Author: The Lonely Planet Team
Geographic Area: Worldwide
Original Language: English
I know I’ve been doing a lot of guidebooks lately, and not a whole lot of real travel writing. Unfortunately, it’s been a slow process getting settled into my new home state. However, once October gets going I should have more time to read and review a greater variety of books. Until then, I found this one at the library and thought I’d share!
I’ve always been interested in rankings. What’s the tallest building, the biggest desert, the hottest place, etc. I even like ranking things that are far too subjective to rank, like who’s the best actor, or what’s the best movie ever made. For me, the fun comes from coming up with a case for something that’s really just meant to be enjoyed.
That’s why the subtitle of Ultimate Adventure caught my eye: “Our List of the 500 Best Places to See…Ranked!”
Ranking the best places? But how? That’s like saying who’s the best guitarist, or the most technically skilled rapper. You might whittle the list down to several people who are all extremely good, but you’re never going to get a consensus on the #1 spot.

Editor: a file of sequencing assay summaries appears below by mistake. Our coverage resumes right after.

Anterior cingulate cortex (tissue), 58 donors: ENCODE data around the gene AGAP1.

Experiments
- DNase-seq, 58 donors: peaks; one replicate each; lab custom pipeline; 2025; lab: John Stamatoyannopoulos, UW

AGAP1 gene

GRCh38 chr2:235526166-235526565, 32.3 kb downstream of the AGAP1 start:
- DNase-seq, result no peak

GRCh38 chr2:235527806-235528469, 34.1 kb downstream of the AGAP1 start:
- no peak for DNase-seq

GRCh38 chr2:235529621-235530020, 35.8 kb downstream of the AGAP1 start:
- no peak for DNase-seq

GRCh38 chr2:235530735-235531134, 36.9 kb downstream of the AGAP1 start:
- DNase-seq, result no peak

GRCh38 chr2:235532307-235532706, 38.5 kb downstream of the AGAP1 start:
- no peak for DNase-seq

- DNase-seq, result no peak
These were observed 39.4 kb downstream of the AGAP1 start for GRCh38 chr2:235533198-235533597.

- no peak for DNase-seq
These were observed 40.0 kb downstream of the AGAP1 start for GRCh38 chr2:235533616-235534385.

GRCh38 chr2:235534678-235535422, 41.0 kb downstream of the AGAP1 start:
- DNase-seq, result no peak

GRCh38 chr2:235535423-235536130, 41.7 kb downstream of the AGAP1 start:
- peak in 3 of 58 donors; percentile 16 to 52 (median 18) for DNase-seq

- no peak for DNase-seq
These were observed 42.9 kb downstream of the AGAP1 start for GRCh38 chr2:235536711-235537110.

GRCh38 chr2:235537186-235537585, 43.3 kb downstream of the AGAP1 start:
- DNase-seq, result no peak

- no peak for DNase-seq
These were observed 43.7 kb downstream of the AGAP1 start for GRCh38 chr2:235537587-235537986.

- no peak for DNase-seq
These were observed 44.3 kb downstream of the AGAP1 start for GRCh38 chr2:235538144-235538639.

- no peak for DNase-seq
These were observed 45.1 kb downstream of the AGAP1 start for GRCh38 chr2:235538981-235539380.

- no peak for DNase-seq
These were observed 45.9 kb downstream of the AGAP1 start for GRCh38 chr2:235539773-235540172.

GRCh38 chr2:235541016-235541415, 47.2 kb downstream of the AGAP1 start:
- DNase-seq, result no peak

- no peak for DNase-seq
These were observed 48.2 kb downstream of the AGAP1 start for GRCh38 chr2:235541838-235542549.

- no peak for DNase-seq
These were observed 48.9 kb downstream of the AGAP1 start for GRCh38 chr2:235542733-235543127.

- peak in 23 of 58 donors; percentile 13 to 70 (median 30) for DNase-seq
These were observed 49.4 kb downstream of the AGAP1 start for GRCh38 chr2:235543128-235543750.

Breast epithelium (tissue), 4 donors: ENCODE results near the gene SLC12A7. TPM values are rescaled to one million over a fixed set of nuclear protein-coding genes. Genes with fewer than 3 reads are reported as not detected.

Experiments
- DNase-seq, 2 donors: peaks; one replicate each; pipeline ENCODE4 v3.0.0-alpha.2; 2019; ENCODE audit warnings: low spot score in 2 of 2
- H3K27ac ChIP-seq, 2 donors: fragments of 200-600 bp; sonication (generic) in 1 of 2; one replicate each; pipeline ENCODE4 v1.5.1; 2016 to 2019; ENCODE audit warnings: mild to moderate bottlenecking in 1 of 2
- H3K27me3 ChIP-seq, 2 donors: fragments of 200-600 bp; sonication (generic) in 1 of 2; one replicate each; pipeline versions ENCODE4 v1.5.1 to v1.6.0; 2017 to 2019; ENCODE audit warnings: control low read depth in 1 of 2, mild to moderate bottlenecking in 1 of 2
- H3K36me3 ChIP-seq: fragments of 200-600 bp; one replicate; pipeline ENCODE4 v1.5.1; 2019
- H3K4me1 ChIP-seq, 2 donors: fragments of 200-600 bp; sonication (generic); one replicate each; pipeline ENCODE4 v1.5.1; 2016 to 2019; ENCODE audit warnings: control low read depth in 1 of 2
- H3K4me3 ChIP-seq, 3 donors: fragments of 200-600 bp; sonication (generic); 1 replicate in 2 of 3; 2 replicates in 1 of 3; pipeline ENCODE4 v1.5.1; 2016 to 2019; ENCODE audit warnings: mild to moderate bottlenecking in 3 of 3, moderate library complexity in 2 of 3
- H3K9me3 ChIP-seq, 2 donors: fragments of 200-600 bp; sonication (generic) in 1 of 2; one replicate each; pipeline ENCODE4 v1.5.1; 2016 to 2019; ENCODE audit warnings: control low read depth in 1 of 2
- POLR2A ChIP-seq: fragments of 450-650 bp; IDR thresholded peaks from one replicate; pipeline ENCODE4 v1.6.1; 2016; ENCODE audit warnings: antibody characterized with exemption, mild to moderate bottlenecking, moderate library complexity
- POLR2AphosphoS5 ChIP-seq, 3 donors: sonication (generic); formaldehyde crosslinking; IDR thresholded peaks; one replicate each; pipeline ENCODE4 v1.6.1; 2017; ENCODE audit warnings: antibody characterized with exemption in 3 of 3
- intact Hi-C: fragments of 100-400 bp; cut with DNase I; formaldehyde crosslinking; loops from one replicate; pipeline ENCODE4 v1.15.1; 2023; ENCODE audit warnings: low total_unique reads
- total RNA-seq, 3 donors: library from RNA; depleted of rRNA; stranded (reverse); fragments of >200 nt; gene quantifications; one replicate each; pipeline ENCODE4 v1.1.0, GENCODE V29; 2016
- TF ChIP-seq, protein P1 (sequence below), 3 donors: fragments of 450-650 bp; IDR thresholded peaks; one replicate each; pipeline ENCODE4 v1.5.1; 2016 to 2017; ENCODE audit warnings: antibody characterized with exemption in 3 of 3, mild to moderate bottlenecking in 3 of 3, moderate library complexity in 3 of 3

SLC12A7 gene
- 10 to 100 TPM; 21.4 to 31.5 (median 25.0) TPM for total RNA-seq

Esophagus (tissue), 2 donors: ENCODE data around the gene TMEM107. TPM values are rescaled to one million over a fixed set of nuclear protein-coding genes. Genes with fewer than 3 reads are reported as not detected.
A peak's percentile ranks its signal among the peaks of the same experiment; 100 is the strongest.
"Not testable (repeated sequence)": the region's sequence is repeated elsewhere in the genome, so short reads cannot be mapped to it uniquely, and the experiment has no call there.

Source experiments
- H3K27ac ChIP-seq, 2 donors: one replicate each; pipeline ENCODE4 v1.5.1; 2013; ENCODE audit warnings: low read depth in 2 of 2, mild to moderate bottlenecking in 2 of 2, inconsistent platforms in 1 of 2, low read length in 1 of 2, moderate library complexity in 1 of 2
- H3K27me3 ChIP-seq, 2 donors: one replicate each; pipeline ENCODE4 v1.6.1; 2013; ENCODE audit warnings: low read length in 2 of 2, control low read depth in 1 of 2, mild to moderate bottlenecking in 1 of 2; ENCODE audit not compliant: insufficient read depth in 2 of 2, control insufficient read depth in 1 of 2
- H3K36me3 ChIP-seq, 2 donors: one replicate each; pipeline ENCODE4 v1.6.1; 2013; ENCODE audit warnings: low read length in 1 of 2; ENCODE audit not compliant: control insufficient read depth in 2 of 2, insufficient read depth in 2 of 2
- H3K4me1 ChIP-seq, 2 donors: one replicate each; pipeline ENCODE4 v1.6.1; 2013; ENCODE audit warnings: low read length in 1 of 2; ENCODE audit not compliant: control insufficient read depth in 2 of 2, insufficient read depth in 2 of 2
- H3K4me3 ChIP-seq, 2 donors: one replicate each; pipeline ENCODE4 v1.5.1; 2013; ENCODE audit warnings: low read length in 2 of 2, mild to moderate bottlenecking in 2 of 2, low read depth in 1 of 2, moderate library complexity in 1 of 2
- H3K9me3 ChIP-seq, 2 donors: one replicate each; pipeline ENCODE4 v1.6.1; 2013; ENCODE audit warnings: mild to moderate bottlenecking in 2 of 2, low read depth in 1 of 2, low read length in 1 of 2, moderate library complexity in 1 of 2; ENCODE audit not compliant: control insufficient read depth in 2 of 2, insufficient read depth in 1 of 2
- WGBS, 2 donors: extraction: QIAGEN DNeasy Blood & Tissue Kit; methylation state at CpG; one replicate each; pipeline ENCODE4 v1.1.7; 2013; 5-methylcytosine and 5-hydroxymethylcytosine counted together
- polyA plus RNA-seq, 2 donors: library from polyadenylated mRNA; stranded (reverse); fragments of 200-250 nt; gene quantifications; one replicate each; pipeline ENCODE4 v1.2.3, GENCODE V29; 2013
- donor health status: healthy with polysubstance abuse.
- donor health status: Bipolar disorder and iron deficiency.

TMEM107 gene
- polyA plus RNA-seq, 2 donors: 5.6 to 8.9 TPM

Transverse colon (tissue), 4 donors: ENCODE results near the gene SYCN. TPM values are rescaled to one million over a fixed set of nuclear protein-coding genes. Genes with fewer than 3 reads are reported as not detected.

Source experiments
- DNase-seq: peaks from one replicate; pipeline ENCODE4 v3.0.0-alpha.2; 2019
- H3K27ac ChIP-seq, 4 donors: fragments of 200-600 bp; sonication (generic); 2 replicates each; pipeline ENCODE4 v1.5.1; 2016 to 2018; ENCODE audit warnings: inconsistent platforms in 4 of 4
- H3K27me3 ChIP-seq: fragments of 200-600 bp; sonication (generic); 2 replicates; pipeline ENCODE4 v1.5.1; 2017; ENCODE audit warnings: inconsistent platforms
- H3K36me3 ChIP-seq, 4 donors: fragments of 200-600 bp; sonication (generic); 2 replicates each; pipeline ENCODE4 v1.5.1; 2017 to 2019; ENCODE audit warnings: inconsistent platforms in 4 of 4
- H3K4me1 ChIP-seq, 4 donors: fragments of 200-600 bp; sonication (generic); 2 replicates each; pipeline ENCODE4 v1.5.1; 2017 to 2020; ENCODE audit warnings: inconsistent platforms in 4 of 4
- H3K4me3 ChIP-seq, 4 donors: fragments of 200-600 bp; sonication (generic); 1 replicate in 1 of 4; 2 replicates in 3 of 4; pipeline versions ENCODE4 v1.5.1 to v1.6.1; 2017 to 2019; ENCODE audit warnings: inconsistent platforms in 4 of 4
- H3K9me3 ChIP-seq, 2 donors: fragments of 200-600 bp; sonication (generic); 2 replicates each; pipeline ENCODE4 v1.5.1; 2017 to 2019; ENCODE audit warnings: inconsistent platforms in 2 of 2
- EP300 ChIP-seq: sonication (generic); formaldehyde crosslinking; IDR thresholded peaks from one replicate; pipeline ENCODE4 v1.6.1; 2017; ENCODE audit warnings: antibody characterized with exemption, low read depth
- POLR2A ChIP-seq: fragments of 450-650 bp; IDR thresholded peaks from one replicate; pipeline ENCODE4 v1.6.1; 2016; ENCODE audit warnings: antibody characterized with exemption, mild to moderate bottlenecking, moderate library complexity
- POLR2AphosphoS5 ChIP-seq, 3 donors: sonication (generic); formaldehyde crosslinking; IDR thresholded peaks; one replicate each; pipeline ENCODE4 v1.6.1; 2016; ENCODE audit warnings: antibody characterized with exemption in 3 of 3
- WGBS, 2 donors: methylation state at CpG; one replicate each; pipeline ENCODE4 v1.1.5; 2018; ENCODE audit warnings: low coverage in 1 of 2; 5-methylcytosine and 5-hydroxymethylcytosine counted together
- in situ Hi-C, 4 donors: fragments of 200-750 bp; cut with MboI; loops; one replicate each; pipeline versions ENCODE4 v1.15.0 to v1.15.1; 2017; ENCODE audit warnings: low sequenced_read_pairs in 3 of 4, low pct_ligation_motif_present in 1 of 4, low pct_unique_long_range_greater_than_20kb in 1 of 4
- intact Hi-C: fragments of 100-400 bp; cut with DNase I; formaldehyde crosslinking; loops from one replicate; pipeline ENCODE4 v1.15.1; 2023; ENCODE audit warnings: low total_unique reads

I was intrigued.
The globetrotters at Lonely Planet all took a poll to determine what their own personal favorite places were, and the result is this thick volume. You’ll see a lot of the most famous destinations that everyone knows about, like the Great Wall of China and Petra, as well as lesser-known places, like Tallinn Old Town and Socotra Island.
Keep in mind that this is, after all, a highly subjective list. The Grand Palace in Thailand looks like one of the most incredible structures I’ve ever seen, and it’s in 499th place. Meanwhile, some near the front of the book didn’t seem like they’d do much for me. So take it all with a grain of salt.
Now, I got bored one weekend and counted up all the entries. It turns out that the most represented country in this book (and also the most destination-dense country) is the United Kingdom. The tiny British Isles lay claim to 35 of the 500 destinations, followed by the United States at 27, and then France at 16. While the UK is a wonderful place and I look forward to going back there, I was very surprised that they appeared that frequently.
What was the top ranked destination? Check the book out and see for yourself! And let us know in the comments section if you agreed with their rankings or not. Whether you like Lonely Planet’s list or not, either way I hope it inspires you to seek out adventures both well-known and less-traveled.